I also haven’t figured out how to lock the doors, but my solution to this is to make sure the cab is empty and all my valuables are in the trunk. The trunk locks independently from the rest of the car, so I think this is a cheap and effective solution. Oh, and one of the windows is stuck and won’t really roll down, but it’s one of the back ones so who cares?

Part of the fun of a classic car is getting in and having it start up. It really makes me appreciate having a car that works! It’s too easy to take a newer car for granted. But (mostly through paranoia) I’ve mistaken a number of things for sounds that my car was making since a greater possibility exists for it to break down from time to time. These include, but are not limited to: a squeaky minivan passing me, someone else’s stereo, a jackhammer at a construction site, a nail gun being used in a house in my neighborhood, a train on the tracks beside me, and an ice cream truck.

I have the motorcycle if it needs something done to it that takes longer than an afternoon, and I wouldn’t recommend a classic car as a daily driver unless you have some sort of safety net like this. You could even use public transportation in a pinch (maybe). But if you have the right mindset and a set of wrenches, a classic car can be a cheaper, cooler, and more unique alternative than sitting in a boring new car.

New Free Time

An inevitable, but sometimes saddening, fact of life is that any time we free up a resource in our lives, we often fill that void with something else. If we save some cash, we start looking for ways to spend that cash. If we free up some time, we start looking for something else to do.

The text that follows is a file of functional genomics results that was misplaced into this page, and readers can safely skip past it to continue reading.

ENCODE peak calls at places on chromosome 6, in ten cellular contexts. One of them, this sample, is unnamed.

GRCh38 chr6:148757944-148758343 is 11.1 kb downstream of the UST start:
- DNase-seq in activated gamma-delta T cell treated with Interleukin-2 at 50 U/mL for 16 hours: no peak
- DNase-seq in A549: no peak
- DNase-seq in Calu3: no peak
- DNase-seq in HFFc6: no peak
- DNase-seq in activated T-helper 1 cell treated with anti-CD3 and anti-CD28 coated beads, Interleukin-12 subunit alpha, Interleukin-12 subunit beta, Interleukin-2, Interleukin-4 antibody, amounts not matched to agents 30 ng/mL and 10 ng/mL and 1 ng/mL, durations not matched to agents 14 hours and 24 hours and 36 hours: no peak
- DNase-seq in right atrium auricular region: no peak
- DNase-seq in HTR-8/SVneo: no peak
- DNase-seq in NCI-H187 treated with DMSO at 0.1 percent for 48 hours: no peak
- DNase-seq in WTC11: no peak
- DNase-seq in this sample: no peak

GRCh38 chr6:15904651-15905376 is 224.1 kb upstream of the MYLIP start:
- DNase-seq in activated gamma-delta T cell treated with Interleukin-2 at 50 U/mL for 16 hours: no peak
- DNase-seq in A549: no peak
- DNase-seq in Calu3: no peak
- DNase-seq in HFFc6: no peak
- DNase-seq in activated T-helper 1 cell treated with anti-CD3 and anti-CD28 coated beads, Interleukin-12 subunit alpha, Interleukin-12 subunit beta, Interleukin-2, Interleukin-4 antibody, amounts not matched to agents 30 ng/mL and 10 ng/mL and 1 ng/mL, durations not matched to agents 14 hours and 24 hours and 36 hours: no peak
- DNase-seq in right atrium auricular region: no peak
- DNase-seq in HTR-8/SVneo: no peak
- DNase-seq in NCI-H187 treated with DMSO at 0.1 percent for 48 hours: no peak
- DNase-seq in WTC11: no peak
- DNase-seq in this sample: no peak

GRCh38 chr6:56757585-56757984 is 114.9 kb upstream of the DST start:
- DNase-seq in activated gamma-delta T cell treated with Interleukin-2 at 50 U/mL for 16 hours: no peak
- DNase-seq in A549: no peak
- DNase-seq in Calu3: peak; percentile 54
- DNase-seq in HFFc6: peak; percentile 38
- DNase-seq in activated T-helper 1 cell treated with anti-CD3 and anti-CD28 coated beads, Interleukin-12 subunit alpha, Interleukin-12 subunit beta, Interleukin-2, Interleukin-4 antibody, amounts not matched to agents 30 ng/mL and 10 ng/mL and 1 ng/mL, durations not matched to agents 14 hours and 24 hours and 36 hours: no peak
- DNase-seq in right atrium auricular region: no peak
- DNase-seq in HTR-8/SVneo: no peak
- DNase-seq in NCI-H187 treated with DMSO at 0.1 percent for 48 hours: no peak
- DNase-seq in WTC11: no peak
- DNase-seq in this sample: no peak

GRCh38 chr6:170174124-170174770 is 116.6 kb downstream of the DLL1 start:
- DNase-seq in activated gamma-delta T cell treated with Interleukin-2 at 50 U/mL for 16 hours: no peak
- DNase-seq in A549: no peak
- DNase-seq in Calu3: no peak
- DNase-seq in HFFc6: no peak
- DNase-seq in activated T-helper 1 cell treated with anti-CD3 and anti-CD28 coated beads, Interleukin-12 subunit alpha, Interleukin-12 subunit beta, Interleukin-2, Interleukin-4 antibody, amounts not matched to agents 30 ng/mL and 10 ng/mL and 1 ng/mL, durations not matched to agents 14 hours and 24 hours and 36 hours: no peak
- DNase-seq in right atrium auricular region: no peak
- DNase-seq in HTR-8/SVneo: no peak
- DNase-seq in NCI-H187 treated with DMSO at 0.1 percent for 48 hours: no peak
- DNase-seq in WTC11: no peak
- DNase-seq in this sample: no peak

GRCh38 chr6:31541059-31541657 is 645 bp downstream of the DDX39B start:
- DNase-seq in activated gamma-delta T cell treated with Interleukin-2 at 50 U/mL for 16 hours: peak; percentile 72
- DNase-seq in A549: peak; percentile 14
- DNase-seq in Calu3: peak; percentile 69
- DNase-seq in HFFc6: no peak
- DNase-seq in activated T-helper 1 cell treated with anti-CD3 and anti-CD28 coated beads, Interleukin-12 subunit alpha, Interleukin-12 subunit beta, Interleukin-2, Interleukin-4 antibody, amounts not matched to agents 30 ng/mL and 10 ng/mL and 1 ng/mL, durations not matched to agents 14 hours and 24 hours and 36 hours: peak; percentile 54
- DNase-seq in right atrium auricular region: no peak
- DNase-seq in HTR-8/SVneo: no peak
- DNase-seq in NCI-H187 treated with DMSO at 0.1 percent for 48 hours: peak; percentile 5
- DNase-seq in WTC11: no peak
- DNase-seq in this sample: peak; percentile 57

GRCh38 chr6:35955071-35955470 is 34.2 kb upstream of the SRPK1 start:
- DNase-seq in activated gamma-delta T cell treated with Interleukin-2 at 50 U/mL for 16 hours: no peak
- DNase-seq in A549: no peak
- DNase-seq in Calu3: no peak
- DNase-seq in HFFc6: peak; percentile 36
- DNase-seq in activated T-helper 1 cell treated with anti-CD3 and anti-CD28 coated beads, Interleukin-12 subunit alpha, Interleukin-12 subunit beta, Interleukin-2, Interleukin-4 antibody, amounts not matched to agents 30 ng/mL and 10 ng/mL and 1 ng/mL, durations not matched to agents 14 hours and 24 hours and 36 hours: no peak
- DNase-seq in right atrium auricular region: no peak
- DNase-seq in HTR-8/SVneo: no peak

Would it be so bad if we saved our newfound money and time? If we saved that dollar for a house or for retirement? If we saved that hour to bike to the beach or lay in a hammock?

We don’t have to stress ourselves about always being busy, or always spending money. We can choose to relax and de-stress, rather than fret over what should be considered newfound freedom.

Remember to take time for yourself. More isn’t necessarily better.

Photo: Lake Jocassee in South Carolina. One of my favorite places in the world to go for a breath of fresh air. 

Links for Saturday, 5/30/15!

It’s that time of the week again! The weekend, where I like to relax, work on my side projects, and maybe do some reading. To that end:

The Secret to Having a Simplified Schedule by Melissa Camara Wilkins, No Sidebar. We can focus on just the things in our life when we’re trying to simplify, but how often do we look at the things we do? Are we doing things because we want to or need to, or are we doing them to appease other people? It’s your time, and it’s ok to say no to anything that isn’t going to further your goals.

Don’t Buy This Ad by Sam Lustgarten, Frugaling. I seem to link to a lot of Sam’s articles, but they do resonate with me. Not only does he mention Volkswagen (I drive an old Beetle) but he hits on one of the biggest instances of doublethink in our culture today. It reminds me a lot of the “Unilever Controversy” too. Just remember: All companies want to do is make money, and they will do whatever they think will make the most money. That’s it.

Bonus: What I’m listening to right now!

Raggy Monster is a local band from West Palm Beach that I really dig. I try and catch any of the shows they do around West Palm! Really fun an energetic, and a very original sound.

Photo: Mt. Rainier as seen from the top of Crystal Mountain in Washington. I took this a year ago during my first time snowboarding.